Visit the League of Women Voters Election Information Website.

Attend Forums for Candidates:

Jeffco PTA School Board Candidate Forum

Wednesday, September 25, 6:30-8:30 p.m. at Lakewood High School (9700 W 8th Ave.)

State of Jeffco Schools and Q&A with Dr. Jason Glass followed by a school board candidate forum.

Visit the League of Women Voters of Jefferson County website.

3. VOTE!

You CAN make a difference!

Election Day is Tuesday, November 5

This election is an all-mail ballot. Ballots will be mailed to all registered voters in mid-October.

Ballots can be issued by the county clerk to any eligible voter who requests one in-person starting on Friday, October 4.

Jefferson County Election Office

Monday–Friday, 8 a.m. – 4:30 p.m.

Need an Absentee Ballot?

Register and request your absentee ballot.

  • Need to submit a Federal Post Card Application (FPCA).
  • Ballots must be sent by 7:00 p.m. (Colorado time) on Tuesday, November 5.
  • Ballots must be received by your local Colorado county election office no later than the 8th day after the election.

Election FAQs

Q. When is the deadline to register to vote?

A. You can register to vote and vote in-person at a voter service and polling center in your county anytime through 7 p.m. on Election Day (Tuesday, November 5).

Jeffco Voting Service and Polling Centers 

Q. How do I vote in Colorado?

A. All voters receive ballots in the mail. You can send your ballot by mail (be sure to affix adequate postage) or use 24-hour ballot drop boxes. Postmarks do not count; ballots must be received by 7 p.m. on Election Day (Tuesday, November 5) in order to be counted.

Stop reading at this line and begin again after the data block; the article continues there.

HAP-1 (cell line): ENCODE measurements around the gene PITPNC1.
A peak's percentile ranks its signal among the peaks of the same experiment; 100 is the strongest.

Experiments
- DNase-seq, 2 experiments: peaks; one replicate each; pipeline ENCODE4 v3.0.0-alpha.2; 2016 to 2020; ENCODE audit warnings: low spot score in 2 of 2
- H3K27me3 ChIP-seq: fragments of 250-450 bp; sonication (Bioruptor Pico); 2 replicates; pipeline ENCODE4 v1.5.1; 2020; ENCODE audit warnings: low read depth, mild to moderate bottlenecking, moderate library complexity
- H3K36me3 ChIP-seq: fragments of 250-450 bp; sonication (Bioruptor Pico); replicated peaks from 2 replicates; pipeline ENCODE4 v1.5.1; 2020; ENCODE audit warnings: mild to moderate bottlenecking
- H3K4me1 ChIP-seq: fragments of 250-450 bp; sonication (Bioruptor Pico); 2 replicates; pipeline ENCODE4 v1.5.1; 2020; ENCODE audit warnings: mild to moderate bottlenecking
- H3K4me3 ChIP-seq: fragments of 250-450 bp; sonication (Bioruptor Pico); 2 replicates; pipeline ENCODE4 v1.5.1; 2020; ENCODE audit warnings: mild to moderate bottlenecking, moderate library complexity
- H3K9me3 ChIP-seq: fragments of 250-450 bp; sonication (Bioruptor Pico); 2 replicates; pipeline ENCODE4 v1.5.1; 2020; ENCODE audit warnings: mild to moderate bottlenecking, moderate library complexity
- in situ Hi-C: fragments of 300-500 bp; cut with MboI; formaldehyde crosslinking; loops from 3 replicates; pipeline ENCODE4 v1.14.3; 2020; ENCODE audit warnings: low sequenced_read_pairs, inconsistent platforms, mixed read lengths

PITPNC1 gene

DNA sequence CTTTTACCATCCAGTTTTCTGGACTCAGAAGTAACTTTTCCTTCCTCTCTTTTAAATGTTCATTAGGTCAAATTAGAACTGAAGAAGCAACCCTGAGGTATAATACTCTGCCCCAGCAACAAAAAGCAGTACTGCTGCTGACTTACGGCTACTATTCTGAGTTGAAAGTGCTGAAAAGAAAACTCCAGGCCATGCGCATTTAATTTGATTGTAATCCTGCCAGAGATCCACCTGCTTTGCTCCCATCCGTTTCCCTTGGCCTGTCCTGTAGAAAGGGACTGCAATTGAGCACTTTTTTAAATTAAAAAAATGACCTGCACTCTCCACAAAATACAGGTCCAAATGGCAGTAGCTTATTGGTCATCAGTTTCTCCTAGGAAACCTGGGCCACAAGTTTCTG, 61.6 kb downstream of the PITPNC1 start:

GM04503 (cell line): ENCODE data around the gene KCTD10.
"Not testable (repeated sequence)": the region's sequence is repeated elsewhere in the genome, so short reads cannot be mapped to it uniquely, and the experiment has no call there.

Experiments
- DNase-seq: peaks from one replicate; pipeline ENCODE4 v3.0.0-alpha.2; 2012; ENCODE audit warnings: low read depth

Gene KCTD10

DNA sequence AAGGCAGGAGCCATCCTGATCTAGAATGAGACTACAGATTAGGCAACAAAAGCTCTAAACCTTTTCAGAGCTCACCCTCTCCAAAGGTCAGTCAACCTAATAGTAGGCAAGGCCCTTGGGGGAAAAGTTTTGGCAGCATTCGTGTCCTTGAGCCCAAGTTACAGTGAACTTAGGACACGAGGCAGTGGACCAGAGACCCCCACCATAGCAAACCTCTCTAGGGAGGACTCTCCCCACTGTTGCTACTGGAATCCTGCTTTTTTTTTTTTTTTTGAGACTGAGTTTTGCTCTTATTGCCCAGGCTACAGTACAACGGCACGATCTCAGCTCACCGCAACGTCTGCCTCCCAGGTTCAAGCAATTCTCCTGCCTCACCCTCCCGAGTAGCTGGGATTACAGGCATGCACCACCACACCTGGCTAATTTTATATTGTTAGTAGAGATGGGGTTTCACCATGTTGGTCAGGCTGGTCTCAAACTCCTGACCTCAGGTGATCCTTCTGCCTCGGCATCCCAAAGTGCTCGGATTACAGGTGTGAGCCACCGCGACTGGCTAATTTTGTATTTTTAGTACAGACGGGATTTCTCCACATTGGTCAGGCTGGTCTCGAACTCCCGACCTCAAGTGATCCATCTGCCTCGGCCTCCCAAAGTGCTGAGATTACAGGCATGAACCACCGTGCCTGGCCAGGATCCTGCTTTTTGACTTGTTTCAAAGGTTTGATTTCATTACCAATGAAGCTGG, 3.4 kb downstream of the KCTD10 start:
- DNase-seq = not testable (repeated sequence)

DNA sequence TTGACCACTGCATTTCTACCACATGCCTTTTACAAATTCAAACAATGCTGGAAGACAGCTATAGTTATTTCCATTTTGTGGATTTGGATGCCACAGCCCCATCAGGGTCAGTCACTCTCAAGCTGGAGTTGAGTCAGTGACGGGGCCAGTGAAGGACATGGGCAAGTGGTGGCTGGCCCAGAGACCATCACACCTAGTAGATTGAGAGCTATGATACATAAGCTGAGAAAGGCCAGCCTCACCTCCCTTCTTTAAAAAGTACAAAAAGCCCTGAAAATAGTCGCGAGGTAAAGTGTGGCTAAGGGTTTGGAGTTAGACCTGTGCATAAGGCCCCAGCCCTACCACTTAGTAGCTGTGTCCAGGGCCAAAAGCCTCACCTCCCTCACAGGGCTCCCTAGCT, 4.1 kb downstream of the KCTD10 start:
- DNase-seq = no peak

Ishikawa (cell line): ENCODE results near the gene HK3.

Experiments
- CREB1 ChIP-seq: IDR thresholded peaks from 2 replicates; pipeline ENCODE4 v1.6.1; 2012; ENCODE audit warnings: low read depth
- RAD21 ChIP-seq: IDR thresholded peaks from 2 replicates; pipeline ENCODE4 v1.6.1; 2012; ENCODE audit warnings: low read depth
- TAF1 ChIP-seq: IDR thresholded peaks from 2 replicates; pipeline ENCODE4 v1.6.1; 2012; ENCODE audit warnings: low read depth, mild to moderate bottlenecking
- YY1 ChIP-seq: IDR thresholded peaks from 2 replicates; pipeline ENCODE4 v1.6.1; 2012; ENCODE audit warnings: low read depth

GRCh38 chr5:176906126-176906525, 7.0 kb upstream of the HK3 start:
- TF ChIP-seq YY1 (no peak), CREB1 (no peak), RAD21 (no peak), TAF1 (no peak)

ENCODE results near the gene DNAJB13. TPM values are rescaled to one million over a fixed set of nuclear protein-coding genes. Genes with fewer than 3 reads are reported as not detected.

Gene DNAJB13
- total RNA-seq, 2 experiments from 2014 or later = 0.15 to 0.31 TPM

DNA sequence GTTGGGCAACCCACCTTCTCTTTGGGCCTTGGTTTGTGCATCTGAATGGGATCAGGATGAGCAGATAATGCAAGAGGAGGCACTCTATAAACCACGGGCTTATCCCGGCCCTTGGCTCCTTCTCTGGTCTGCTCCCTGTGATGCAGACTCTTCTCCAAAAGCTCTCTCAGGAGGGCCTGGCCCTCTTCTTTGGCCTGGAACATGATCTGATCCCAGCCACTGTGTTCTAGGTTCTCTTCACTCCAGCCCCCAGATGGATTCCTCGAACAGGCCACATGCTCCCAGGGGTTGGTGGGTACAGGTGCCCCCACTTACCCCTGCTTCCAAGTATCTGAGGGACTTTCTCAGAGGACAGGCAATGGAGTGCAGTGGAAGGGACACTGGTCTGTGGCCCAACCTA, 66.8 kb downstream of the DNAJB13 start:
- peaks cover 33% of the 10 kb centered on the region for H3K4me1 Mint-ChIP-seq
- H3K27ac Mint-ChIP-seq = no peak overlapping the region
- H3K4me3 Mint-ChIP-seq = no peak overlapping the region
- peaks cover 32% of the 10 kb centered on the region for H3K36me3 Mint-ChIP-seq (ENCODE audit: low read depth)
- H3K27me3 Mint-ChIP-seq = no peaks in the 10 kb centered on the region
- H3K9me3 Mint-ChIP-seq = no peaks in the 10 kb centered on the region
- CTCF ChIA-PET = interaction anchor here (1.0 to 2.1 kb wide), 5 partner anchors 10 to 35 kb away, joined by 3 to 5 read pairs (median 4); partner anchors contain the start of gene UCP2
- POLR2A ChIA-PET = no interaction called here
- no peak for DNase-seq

Q. Do I need identification if I vote in-person?

A. Yes. Most voters use their Colorado driver’s license or Colorado ID. Other forms of identification are listed here.

Q. When I vote and show an ID, does the address on my ID need to match my voter registration?

A. If you show ID that has an address on it, the address must be in Colorado but it does not have to match your voter registration.

Q. Can I register or vote if I don’t have an ID?

A. If you want to register to vote or vote on Election Day, but do not have verifiable identification, you may vote a “provisional ballot.” After Election Day, the election official will review the provisional ballot to verify your eligibility to vote. If you are eligible, your ballot will be counted.

Q. Can I get time off from my job to vote?

A. Yes. By law, a voter may get time off without loss of pay if they do not have sufficient time outside of regular working hours to vote. See Colorado Revised Statutes Section 1-7-102 for details.

Q. Will I still be able to vote if I am in line past 7 p.m. on Election Day?

A. Voters who are in line at their polling location by 7 p.m. are allowed to vote no matter how long it takes for each person to cast their ballot.